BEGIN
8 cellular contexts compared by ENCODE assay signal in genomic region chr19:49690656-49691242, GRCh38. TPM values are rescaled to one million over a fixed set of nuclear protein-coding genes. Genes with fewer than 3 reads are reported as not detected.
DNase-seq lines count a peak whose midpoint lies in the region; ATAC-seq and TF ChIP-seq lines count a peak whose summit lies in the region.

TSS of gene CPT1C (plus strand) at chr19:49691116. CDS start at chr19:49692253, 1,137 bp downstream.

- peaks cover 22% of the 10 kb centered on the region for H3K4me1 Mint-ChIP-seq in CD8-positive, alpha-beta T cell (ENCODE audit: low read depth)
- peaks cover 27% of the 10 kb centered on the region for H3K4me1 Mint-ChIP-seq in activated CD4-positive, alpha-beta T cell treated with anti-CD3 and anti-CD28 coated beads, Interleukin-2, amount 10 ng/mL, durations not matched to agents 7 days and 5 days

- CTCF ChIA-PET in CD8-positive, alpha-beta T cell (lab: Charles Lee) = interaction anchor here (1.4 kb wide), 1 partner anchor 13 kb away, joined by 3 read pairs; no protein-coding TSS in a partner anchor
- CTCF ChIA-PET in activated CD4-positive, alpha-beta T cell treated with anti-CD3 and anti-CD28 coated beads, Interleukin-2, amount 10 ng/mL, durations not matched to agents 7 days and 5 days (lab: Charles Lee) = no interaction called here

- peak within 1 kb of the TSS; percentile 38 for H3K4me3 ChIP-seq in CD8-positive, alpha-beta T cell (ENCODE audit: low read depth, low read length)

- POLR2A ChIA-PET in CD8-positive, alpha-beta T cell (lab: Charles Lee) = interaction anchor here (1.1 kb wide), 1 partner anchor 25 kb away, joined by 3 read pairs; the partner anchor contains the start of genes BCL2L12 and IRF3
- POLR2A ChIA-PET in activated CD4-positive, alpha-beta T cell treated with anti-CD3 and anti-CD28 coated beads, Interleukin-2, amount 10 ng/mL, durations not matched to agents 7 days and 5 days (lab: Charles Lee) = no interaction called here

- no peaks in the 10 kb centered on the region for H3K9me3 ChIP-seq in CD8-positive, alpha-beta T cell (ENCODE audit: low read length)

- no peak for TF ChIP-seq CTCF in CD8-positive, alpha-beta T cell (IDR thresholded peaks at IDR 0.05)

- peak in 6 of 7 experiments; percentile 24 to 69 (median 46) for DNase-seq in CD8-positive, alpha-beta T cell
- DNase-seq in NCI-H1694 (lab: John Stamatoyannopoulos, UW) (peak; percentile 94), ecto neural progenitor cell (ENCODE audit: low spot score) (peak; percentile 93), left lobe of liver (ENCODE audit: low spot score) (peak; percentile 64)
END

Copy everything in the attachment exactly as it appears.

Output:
8 cellular contexts compared by ENCODE assay signal in genomic region chr19:49690656-49691242, GRCh38. TPM values are rescaled to one million over a fixed set of nuclear protein-coding genes. Genes with fewer than 3 reads are reported as not detected.
DNase-seq lines count a peak whose midpoint lies in the region; ATAC-seq and TF ChIP-seq lines count a peak whose summit lies in the region.

TSS of gene CPT1C (plus strand) at chr19:49691116. CDS start at chr19:49692253, 1,137 bp downstream.

- peaks cover 22% of the 10 kb centered on the region for H3K4me1 Mint-ChIP-seq in CD8-positive, alpha-beta T cell (ENCODE audit: low read depth)
- peaks cover 27% of the 10 kb centered on the region for H3K4me1 Mint-ChIP-seq in activated CD4-positive, alpha-beta T cell treated with anti-CD3 and anti-CD28 coated beads, Interleukin-2, amount 10 ng/mL, durations not matched to agents 7 days and 5 days

- CTCF ChIA-PET in CD8-positive, alpha-beta T cell (lab: Charles Lee) = interaction anchor here (1.4 kb wide), 1 partner anchor 13 kb away, joined by 3 read pairs; no protein-coding TSS in a partner anchor
- CTCF ChIA-PET in activated CD4-positive, alpha-beta T cell treated with anti-CD3 and anti-CD28 coated beads, Interleukin-2, amount 10 ng/mL, durations not matched to agents 7 days and 5 days (lab: Charles Lee) = no interaction called here

- peak within 1 kb of the TSS; percentile 38 for H3K4me3 ChIP-seq in CD8-positive, alpha-beta T cell (ENCODE audit: low read depth, low read length)

- POLR2A ChIA-PET in CD8-positive, alpha-beta T cell (lab: Charles Lee) = interaction anchor here (1.1 kb wide), 1 partner anchor 25 kb away, joined by 3 read pairs; the partner anchor contains the start of genes BCL2L12 and IRF3
- POLR2A ChIA-PET in activated CD4-positive, alpha-beta T cell treated with anti-CD3 and anti-CD28 coated beads, Interleukin-2, amount 10 ng/mL, durations not matched to agents 7 days and 5 days (lab: Charles Lee) = no interaction called here

- no peaks in the 10 kb centered on the region for H3K9me3 ChIP-seq in CD8-positive, alpha-beta T cell (ENCODE audit: low read length)

- no peak for TF ChIP-seq CTCF in CD8-positive, alpha-beta T cell (IDR thresholded peaks at IDR 0.05)

- peak in 6 of 7 experiments; percentile 24 to 69 (median 46) for DNase-seq in CD8-positive, alpha-beta T cell
- DNase-seq in NCI-H1694 (lab: John Stamatoyannopoulos, UW) (peak; percentile 94), ecto neural progenitor cell (ENCODE audit: low spot score) (peak; percentile 93), left lobe of liver (ENCODE audit: low spot score) (peak; percentile 64)